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Research Assistants Hold SINC Site Sit-in

From 9 a.m. to 12 p.m. on Thursday, March 24 Research Assistants and Undergraduate students protested the proposed increase of Stony Brook’s technology fee at the Main Library SINC site.
Currently, the technology fee is $199.50, but Stony Brook University proposed a 35 percent increase in the fee for the 2011-2012 academic year, resulting in an increase of $77.50 for services, according to the Bursar’s website.
People gradually assembled in the SINC site, with about 30 to 50 people overall coming and going throughout the sit-in.  Research Assistants came to the SINC site to protest this increase because, as their flyer said, Google employees do not have to pay an internet fee to do their work, but Research Assistants, or RAs, have to pay a technology fee for doing their work.
“It’s not something that as an employee of a company you expect to have to pay for,” said Caitlin Young, a Reseach Assistant and Geoscience graduate student. “Technology is the cost of doing business now, so I trust an organization that I work for will provide me with internet, will provide me with paper, will provide me with all these little things because they expect me to be able to produce good work product and the university charging us for this is just unfair because they do not charge the faculty, they do not charge the adjunct staff, they do not charge the support staff, but they charge us as research assistants and we do the same level of work as everyone else.”
As part of the sit-in, protesters printed out flyers stating what they were doing at the SINC site, alternate SINC sites to use and how others can voice their opinions to President Samuel L. Stanley Jr., or Assistant Provost and Executive Director of Teaching, Learning and Technology Graham Glynn or through a Broad Based Fees Feedback Form online.  Some protesters wore red pins saying, “RA Union Yes!” and printed out their own work.  Others handed out their flyers to students who were on computers.
“As a research assistant we’re not using these facilities a lot.  Technology comes from our grants, so we don’t technically use SINC sites,” said Sarah Campbell, a Research Assistant and Physics graduate student.  “We’re not in classrooms that are being improved, so we’re paying fees for these facilities that we have no reason to use and in fact, our grants pay overhead to pay for these things, so we’re essentially being double billed.”
Young normally prints out her work in her office, but was printing at the SINC site for the sit-in.  She said secretaries are able to print out as much as they need to without having to walk to the library to do so.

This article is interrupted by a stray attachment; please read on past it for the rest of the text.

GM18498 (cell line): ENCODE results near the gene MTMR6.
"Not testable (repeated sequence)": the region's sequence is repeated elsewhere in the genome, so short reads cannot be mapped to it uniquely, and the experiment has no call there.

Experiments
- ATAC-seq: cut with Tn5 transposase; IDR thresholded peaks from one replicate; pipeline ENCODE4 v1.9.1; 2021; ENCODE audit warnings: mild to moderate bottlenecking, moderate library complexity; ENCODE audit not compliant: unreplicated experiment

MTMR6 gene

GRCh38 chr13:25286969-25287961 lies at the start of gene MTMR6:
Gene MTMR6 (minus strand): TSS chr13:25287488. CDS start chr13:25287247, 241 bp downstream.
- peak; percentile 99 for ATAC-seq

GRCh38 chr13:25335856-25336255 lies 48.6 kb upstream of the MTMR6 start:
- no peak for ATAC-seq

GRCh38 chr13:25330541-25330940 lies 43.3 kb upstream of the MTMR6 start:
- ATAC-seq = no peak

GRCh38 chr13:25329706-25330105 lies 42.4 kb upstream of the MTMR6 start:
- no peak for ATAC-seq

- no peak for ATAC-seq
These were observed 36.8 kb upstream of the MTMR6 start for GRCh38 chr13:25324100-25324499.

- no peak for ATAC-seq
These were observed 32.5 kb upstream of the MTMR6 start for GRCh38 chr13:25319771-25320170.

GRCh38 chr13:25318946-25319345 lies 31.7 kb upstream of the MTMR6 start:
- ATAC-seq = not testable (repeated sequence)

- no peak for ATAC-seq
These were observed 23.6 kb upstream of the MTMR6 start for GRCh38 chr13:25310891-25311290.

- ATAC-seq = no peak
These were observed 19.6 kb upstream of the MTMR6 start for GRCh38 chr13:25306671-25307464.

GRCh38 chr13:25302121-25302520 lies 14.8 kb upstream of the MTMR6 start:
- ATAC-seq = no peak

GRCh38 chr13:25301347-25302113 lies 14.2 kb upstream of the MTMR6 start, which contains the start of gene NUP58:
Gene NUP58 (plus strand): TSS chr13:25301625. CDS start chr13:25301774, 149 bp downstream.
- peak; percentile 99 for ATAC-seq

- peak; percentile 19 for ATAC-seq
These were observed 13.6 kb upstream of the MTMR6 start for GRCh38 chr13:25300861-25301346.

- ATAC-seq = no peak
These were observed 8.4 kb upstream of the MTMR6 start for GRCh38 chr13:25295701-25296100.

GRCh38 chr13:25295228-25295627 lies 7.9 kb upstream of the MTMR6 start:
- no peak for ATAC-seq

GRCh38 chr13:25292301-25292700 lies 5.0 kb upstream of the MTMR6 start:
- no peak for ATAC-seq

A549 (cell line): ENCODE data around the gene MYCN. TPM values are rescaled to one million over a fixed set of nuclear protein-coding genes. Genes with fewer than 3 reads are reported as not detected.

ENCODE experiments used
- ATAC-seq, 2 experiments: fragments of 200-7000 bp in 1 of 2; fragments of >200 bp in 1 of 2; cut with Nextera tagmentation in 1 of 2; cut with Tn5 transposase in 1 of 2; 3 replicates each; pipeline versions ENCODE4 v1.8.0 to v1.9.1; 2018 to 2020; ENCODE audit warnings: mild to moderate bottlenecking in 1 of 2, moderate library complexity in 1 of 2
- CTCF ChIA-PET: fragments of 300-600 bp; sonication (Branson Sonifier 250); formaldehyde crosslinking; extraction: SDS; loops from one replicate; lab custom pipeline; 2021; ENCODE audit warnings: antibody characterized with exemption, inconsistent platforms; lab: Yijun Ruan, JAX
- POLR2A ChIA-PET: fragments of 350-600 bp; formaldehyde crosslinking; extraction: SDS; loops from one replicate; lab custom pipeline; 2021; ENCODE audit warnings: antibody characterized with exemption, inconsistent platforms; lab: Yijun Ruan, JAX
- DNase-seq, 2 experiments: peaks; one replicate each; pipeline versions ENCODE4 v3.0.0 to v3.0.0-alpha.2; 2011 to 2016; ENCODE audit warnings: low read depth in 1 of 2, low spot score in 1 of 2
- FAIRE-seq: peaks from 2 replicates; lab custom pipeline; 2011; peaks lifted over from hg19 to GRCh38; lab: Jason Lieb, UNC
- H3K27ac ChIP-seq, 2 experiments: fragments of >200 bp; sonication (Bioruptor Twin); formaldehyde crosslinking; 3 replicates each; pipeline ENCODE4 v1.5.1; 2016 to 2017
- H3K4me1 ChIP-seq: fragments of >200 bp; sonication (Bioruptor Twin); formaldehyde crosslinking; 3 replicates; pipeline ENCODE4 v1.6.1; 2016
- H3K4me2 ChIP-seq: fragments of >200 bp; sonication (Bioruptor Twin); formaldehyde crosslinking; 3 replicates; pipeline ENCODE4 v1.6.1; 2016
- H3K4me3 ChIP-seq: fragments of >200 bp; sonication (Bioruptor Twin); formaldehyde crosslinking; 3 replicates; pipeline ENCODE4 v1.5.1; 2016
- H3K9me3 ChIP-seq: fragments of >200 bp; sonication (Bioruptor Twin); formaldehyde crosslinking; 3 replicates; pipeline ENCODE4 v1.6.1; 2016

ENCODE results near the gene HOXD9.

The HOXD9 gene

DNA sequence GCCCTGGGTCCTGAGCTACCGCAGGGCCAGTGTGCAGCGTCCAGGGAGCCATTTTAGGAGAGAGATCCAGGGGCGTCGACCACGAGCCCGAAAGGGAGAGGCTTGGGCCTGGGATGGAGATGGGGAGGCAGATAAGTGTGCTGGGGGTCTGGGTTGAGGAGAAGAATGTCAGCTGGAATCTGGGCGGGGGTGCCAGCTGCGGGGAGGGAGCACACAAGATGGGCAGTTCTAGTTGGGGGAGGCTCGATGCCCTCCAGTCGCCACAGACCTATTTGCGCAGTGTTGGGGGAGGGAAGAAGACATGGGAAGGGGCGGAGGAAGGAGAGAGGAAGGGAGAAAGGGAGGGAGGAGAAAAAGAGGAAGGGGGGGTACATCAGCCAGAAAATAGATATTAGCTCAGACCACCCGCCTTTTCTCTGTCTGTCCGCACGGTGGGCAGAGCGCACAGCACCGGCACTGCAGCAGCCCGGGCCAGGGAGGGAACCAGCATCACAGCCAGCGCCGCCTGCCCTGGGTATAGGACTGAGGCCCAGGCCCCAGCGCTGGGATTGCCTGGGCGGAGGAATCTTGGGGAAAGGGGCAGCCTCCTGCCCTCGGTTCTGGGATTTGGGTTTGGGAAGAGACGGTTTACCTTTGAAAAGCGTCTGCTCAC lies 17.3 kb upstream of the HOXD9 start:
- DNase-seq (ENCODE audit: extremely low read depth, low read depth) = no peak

This is not the first time Research Assistants have objected to being billed for what they do not use.  According to Campbell, Research Assistants sent Valentine’s Day cards to Stanley asking him to waive the technology fee and thanking him for waiving their transportation fee.
The proposal states that Stony Brook spends less on its technology fee compared to other SUNY schools and 20 percent less than the national average.  The increase would cover costs for existing services including salaries, the overhead rate, software and databases and aging infrastructure.  It would also cover new and expanding services, such as SBCapture, a system that records lectures; SBConnect, a web video conferencing system for students to work on projects together; and classroom renovations and furniture.
Jacqueline Nobile, a sophomore majoring in environmental humanities, sent an email at the SINC site voicing her opinion.  She said she would like to see proof of the SBCapture system’s popularity and what a possible reason for its popularity could be that class sizes are larger due teachers being let go, so students can’t hear what is said in lectures the first time around.
Nobile said she does not think it is necessary to access course syllabi online since Stony Brook already has Blackboard.  She also said providing support to students for mobile computing platforms including iPads, iPods and Android phones are not necessary according to Nobile.
Others feel services are not up to par with the increasing fees.
“There’s been an increase in fees without a relevant increase in services,” said Alison Baxter, a senior anthropology major.  “It just doesn’t add up.”
Jim McAsey, the Organizing Director of the Research Assistant Union, said of the sit-in, “I think we certainly got our message across that it’s not fair to charge these workers fees just to do their job.  I feel people were very receptive to our message.  I feel that we got our message across; the administrators hopefully, they reconsider their proposal to raise these fees.”

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